"My theme is war and the misery of war," Owen once said of his whole body of work. In this poem, he examines one aspect of how death claims the lives of so many warriors. The soldiers appear to have no notion where they are, what they are fighting for, or how long they will be fighting. They simply obey their orders and die.
Exposure was written when Owen was living in New York City after his return from France. The painting is now in the Philadelphia Museum of Art.
Owen's "Exposure" is written predominantly in the first person plural, with the subject referred to as "our" and "we" throughout (1, 2). When the speaker is lost in contemplation and contemplating what it might be like to come home during combat, the perspective briefly incorporates third-person plural in stanzas six and eight. Otherwise, the poem is written in first person singular.
Owens uses "I" only when referring to someone other than himself. For example, when describing his hometown of Enfield, Connecticut, he says that it is near where "the I-95 crosses the Merritt Parkway" and where "the I-91 meets up with the I-90." In all other cases, he refers to himself in the third-person. This technique allows him to avoid giving away military strategy or exposing personal feelings while still getting his point across.
In addition to using "I", Owens also uses "me" and "my". He uses these words to indicate that he is alone on a battlefield, when thinking about coming home he says, "I wonder, me, if they've found some peace yet?" Finally, he uses "our" and "we" to represent the American Expeditionary Force. Throughout the poem, he mentions different units including "a regiment from New York," "a battalion from Massachusetts," and so on.
Owens also uses adjectives to describe people and things.
The impact of war on the protagonist nation is depicted via exposure. The poet's emotions are the center of The Bayonet Charge. Exposure is presented as a first-hand account of life in the trenches. It is important to note that William Ernest Henley was not present at the battle itself, but rather he witnessed the aftermath from the safe shelter of his desk job at the time.
Exposure depicts the horrors of war through images and through the testimony of eyewitnesses. Many soldiers who took part in the charge were killed or wounded, while others returned home unable to work or go to school because of the injuries they had received. The poet also mentions "a million deaths" which occurred at Verdun alone. This represents the loss of life due to combat operations at a single location during one year of fighting.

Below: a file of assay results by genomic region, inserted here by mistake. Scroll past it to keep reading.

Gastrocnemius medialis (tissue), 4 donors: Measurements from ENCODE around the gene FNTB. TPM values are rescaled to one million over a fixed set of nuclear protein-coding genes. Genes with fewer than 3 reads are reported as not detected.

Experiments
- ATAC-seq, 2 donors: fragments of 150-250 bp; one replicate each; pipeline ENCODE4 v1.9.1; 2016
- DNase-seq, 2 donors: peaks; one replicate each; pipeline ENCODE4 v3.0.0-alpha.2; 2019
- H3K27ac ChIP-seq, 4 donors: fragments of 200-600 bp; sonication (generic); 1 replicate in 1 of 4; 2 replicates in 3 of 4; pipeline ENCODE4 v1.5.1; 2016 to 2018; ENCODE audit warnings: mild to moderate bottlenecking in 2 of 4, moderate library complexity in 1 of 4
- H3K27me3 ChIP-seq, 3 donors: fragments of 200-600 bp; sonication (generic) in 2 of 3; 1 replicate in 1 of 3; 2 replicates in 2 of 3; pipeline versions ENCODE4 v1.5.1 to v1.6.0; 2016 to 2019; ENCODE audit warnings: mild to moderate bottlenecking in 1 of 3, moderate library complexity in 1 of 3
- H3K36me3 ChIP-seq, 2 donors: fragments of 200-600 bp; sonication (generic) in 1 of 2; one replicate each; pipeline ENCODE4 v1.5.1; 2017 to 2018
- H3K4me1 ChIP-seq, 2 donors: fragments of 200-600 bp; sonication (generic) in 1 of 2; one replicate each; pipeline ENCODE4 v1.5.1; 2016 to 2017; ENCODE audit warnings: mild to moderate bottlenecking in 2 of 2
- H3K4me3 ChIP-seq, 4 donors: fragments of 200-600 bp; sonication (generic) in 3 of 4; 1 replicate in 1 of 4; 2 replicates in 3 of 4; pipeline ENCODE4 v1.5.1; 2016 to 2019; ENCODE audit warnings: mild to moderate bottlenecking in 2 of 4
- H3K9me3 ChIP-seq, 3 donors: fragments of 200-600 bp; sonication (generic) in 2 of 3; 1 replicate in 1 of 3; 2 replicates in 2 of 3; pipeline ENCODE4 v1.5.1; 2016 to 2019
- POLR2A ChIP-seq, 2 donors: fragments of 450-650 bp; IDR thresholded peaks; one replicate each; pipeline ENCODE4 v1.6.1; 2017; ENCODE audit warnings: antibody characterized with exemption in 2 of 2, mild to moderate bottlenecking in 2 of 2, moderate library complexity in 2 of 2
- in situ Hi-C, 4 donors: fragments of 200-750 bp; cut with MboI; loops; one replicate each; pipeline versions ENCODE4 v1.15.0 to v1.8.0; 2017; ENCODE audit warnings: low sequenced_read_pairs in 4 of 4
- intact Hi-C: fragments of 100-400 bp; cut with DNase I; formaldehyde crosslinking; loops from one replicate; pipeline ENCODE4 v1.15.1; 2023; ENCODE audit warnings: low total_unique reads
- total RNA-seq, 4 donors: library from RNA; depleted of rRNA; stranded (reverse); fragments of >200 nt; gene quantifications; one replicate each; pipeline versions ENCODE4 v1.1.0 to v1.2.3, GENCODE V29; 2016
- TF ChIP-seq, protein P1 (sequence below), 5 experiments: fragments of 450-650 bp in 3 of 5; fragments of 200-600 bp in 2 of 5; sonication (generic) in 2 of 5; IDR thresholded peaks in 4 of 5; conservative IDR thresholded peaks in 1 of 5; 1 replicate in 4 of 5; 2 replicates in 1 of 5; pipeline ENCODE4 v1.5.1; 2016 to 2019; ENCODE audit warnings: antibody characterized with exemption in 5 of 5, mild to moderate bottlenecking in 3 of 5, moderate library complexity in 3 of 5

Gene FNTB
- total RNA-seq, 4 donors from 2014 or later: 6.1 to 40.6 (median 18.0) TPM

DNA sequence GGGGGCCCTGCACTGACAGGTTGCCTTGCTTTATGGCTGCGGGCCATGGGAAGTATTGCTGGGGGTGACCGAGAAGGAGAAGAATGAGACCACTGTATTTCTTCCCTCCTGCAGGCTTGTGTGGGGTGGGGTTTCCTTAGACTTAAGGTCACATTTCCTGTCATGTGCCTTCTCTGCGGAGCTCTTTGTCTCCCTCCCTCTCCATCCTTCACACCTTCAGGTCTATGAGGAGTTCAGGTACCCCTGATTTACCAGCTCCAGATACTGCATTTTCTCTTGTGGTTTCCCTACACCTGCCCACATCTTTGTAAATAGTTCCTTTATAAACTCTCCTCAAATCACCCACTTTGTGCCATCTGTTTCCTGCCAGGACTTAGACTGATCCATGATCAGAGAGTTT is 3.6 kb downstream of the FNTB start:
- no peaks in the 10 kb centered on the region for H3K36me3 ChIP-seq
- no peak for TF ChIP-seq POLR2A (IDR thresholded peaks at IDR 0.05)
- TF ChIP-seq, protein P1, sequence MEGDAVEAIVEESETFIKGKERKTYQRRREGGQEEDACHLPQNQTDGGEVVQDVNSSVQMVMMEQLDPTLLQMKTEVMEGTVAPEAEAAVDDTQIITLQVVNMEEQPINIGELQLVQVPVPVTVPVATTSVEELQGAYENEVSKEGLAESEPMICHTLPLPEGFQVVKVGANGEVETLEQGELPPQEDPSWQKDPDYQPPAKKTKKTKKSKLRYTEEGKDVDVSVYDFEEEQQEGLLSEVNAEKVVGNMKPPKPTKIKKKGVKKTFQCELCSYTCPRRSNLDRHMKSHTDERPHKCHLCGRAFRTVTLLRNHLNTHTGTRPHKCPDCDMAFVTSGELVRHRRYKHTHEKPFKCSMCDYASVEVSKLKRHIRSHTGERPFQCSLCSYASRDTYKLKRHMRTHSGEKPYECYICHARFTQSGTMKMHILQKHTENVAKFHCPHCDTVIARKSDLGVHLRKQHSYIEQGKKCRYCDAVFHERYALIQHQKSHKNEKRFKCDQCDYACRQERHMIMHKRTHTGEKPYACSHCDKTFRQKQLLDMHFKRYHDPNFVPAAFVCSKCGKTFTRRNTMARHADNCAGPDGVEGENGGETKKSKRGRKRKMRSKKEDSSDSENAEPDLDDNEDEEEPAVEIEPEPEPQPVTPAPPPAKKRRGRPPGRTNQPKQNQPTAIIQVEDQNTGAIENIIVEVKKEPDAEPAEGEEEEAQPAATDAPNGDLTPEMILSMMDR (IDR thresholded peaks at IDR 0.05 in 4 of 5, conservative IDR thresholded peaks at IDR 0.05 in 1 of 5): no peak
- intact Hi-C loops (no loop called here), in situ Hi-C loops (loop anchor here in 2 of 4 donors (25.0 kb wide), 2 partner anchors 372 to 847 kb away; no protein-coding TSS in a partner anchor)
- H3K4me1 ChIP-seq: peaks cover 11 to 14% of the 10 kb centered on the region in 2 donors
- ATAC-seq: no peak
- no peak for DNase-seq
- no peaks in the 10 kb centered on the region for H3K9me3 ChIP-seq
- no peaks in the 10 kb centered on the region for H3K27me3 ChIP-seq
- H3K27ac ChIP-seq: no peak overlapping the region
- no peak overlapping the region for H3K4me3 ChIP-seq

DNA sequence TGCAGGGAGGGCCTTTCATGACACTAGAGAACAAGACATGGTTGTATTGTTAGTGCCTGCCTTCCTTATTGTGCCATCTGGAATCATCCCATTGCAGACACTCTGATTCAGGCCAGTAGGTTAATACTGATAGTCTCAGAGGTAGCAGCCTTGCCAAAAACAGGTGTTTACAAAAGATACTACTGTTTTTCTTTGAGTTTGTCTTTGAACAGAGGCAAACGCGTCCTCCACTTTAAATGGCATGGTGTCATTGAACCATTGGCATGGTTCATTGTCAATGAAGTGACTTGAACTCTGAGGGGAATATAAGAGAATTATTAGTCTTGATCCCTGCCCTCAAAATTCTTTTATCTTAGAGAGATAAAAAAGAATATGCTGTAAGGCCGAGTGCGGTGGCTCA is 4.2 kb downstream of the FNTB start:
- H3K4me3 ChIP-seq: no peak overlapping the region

Henley uses poetic license to add drama to his poem. For example, while it is true that some soldiers were given flowers and candy by pretty girls after their victory, this does not happen at every bayonet charge. And despite what the poet claims, most soldiers do not return home alive after a successful charge.
Furthermore, while it is true that some units perform better than others in battle, this too is an exaggeration.
Similarly, in 'Exposure,' nature is portrayed to have greater influence over the warriors than even their enemies, killing more people. Nature is shown as powerful and dangerous, as "her mournful army assaulted once again." Exposure also includes a reference to "the great destroyer," showing that nature plays an important role.
Another example comes from William Cullen Bryant's poem 'Thanatopsis: A Monody.' In this poem, the speaker describes death as "the great equalizer," saying that everyone experiences death, no matter how rich or poor, famous or unknown. This shows that death affects everyone involved with it, especially those who are most valuable to themselves and others.
Bryant uses this idea to make another point about life being meaningless. He says that death brings everyone together, because nobody can escape it. Everyone must face death at some point, so why worry about what will happen after you die? The only thing we can do is live our lives fully while we are alive, because there is no way to know what will happen after we die.